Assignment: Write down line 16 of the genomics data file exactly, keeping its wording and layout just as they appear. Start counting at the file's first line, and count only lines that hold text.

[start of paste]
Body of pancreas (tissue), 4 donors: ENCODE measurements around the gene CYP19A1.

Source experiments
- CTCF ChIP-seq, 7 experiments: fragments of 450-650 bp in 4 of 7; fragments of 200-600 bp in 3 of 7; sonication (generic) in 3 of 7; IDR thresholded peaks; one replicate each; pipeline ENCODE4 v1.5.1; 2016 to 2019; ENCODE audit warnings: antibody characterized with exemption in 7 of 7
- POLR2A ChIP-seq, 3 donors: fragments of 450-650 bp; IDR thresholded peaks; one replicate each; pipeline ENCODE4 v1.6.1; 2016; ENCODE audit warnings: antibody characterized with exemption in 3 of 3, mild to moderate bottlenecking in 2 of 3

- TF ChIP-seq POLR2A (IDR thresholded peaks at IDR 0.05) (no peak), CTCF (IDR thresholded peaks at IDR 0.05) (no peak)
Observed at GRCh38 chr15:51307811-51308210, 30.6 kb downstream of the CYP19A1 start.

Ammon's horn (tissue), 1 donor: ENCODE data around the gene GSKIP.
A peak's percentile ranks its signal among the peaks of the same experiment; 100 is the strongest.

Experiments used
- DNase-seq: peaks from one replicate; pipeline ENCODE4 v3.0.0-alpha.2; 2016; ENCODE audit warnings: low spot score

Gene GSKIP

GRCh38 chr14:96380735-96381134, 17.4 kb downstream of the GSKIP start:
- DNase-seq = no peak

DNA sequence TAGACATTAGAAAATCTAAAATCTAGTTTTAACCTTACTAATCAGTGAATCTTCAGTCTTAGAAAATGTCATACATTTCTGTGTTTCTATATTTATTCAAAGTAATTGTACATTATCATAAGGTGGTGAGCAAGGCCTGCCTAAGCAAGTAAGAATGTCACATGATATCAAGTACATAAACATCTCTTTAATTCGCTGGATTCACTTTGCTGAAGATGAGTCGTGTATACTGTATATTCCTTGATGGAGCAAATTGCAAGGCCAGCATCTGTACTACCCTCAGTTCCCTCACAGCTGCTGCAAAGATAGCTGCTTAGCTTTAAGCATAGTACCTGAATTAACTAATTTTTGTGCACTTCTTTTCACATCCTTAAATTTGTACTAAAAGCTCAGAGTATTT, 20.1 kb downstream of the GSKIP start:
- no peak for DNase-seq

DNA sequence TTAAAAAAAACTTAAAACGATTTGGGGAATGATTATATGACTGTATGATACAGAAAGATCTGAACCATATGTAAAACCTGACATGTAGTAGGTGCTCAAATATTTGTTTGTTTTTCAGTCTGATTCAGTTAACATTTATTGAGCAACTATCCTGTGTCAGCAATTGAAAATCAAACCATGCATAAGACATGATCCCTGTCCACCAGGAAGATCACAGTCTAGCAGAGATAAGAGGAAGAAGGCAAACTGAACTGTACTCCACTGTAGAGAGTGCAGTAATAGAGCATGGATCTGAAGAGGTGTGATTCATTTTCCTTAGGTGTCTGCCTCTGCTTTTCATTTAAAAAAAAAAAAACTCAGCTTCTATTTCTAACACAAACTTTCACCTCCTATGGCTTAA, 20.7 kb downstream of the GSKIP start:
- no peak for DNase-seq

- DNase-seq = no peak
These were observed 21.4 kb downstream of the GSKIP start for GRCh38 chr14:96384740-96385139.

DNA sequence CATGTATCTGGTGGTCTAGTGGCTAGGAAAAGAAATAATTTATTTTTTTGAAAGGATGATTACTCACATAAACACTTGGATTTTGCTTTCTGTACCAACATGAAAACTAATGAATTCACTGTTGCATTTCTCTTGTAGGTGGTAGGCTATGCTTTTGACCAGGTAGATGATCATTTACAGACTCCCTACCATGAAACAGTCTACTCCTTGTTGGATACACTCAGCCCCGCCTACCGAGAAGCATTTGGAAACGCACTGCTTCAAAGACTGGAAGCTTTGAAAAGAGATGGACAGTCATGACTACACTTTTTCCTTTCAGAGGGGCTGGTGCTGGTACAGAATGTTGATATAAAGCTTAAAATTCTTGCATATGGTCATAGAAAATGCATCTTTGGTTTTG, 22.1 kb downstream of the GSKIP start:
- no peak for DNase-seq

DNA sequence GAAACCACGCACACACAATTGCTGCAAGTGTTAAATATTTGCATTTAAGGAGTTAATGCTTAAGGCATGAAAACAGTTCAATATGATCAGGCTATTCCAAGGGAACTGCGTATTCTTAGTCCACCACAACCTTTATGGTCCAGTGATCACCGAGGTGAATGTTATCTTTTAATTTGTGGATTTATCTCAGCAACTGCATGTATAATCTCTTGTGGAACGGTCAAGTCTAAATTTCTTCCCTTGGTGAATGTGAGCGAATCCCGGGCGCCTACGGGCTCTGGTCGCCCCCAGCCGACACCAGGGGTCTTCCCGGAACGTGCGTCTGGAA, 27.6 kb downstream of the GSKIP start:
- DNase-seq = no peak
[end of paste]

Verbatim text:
DNA sequence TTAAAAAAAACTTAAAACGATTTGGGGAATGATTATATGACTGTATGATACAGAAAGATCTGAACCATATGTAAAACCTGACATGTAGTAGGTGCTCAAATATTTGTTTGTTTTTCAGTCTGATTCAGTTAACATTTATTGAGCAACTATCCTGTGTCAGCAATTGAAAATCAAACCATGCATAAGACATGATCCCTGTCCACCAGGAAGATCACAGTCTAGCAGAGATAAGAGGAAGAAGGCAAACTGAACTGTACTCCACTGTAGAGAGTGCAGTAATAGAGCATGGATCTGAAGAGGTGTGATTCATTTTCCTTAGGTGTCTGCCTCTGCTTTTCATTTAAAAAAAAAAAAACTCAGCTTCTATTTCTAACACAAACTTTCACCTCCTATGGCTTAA, 20.7 kb downstream of the GSKIP start: